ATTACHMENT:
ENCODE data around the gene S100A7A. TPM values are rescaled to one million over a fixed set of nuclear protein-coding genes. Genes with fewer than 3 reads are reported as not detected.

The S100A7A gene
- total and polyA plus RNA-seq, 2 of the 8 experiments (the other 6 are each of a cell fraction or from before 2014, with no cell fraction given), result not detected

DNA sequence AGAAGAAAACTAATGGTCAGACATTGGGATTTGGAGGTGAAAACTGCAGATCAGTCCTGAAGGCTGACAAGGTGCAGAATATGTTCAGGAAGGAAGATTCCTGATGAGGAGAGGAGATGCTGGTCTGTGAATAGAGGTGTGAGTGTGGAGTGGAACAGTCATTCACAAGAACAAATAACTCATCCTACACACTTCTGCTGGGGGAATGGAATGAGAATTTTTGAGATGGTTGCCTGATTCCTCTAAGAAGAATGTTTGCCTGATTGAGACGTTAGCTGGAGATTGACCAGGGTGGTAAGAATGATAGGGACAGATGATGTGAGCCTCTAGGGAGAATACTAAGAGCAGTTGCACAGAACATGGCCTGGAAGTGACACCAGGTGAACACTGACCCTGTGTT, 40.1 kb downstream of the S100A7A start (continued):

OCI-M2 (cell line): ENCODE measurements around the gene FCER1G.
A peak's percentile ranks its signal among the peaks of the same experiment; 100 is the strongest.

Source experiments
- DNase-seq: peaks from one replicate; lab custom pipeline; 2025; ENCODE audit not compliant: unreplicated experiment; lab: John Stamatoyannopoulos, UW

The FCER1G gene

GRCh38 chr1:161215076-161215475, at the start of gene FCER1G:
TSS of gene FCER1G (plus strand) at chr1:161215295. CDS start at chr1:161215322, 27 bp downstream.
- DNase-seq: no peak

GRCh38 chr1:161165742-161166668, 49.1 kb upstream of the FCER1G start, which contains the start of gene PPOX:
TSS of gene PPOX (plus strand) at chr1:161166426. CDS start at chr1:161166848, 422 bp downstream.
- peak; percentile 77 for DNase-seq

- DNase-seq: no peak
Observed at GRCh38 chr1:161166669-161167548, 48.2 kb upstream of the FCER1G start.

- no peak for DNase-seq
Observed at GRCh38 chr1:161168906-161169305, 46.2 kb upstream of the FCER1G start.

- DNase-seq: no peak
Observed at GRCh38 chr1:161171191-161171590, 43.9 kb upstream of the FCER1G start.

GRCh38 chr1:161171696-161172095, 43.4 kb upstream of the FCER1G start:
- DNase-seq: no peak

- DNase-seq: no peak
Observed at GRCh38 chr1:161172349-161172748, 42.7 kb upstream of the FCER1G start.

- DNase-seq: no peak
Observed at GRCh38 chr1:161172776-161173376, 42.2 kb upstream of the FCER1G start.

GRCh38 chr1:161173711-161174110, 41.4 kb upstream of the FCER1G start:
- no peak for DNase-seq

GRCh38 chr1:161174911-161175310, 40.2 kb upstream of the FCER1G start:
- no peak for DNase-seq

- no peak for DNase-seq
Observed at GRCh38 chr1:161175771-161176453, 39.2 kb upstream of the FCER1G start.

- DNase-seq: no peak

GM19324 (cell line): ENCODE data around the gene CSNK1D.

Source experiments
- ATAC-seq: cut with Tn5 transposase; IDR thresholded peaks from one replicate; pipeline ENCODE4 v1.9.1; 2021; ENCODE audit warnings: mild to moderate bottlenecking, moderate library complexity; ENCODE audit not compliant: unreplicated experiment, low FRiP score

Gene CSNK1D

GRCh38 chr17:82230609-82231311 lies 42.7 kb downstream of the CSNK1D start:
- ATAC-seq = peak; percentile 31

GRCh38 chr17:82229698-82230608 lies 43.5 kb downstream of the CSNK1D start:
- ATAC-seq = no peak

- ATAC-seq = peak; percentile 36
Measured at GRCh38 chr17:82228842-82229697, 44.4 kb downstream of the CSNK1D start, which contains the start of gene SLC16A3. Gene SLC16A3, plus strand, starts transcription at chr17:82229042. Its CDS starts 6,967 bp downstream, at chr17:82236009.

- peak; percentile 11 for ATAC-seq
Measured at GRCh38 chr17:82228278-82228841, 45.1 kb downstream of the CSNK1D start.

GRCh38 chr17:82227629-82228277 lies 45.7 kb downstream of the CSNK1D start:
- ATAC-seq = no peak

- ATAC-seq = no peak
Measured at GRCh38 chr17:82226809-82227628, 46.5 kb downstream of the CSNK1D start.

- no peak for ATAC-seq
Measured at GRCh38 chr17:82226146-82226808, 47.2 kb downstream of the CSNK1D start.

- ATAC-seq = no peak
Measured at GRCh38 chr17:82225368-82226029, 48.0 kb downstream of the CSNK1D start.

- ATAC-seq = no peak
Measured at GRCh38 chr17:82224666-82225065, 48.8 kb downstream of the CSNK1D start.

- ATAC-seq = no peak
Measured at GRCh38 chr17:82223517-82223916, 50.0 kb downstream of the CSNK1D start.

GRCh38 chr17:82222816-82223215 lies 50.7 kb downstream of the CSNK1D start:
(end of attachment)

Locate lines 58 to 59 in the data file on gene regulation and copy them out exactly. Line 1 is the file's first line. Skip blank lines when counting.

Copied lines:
Measured at GRCh38 chr17:82223517-82223916, 50.0 kb downstream of the CSNK1D start.

GRCh38 chr17:82222816-82223215 lies 50.7 kb downstream of the CSNK1D start: